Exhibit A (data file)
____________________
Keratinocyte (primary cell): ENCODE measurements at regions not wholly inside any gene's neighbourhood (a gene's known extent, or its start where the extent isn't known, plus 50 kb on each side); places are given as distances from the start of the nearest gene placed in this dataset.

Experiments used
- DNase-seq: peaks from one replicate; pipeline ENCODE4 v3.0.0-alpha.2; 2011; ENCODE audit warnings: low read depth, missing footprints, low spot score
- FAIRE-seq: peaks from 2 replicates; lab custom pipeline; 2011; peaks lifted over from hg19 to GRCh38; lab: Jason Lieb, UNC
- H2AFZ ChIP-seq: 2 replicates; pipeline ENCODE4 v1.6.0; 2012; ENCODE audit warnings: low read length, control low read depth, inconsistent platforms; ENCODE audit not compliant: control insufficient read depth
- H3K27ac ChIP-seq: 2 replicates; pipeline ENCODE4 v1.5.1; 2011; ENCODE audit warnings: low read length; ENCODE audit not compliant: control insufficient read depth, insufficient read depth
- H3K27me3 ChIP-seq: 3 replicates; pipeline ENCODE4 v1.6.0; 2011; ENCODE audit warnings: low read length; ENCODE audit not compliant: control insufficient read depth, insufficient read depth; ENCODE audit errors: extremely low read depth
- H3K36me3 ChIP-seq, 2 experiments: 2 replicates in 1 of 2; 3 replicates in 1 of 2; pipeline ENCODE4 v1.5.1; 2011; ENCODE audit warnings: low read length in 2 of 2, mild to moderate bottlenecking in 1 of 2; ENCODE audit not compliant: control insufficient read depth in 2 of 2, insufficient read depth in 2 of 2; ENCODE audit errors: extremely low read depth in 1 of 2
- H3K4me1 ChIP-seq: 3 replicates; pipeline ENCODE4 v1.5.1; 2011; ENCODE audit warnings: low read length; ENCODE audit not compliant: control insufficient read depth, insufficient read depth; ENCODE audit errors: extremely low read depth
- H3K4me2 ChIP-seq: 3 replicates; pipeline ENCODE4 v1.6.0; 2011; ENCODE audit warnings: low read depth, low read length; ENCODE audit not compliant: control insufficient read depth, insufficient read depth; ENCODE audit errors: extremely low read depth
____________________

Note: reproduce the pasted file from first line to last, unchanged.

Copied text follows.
Keratinocyte (primary cell): ENCODE measurements at regions not wholly inside any gene's neighbourhood (a gene's known extent, or its start where the extent isn't known, plus 50 kb on each side); places are given as distances from the start of the nearest gene placed in this dataset.

Experiments used
- DNase-seq: peaks from one replicate; pipeline ENCODE4 v3.0.0-alpha.2; 2011; ENCODE audit warnings: low read depth, missing footprints, low spot score
- FAIRE-seq: peaks from 2 replicates; lab custom pipeline; 2011; peaks lifted over from hg19 to GRCh38; lab: Jason Lieb, UNC
- H2AFZ ChIP-seq: 2 replicates; pipeline ENCODE4 v1.6.0; 2012; ENCODE audit warnings: low read length, control low read depth, inconsistent platforms; ENCODE audit not compliant: control insufficient read depth
- H3K27ac ChIP-seq: 2 replicates; pipeline ENCODE4 v1.5.1; 2011; ENCODE audit warnings: low read length; ENCODE audit not compliant: control insufficient read depth, insufficient read depth
- H3K27me3 ChIP-seq: 3 replicates; pipeline ENCODE4 v1.6.0; 2011; ENCODE audit warnings: low read length; ENCODE audit not compliant: control insufficient read depth, insufficient read depth; ENCODE audit errors: extremely low read depth
- H3K36me3 ChIP-seq, 2 experiments: 2 replicates in 1 of 2; 3 replicates in 1 of 2; pipeline ENCODE4 v1.5.1; 2011; ENCODE audit warnings: low read length in 2 of 2, mild to moderate bottlenecking in 1 of 2; ENCODE audit not compliant: control insufficient read depth in 2 of 2, insufficient read depth in 2 of 2; ENCODE audit errors: extremely low read depth in 1 of 2
- H3K4me1 ChIP-seq: 3 replicates; pipeline ENCODE4 v1.5.1; 2011; ENCODE audit warnings: low read length; ENCODE audit not compliant: control insufficient read depth, insufficient read depth; ENCODE audit errors: extremely low read depth
- H3K4me2 ChIP-seq: 3 replicates; pipeline ENCODE4 v1.6.0; 2011; ENCODE audit warnings: low read depth, low read length; ENCODE audit not compliant: control insufficient read depth, insufficient read depth; ENCODE audit errors: extremely low read depth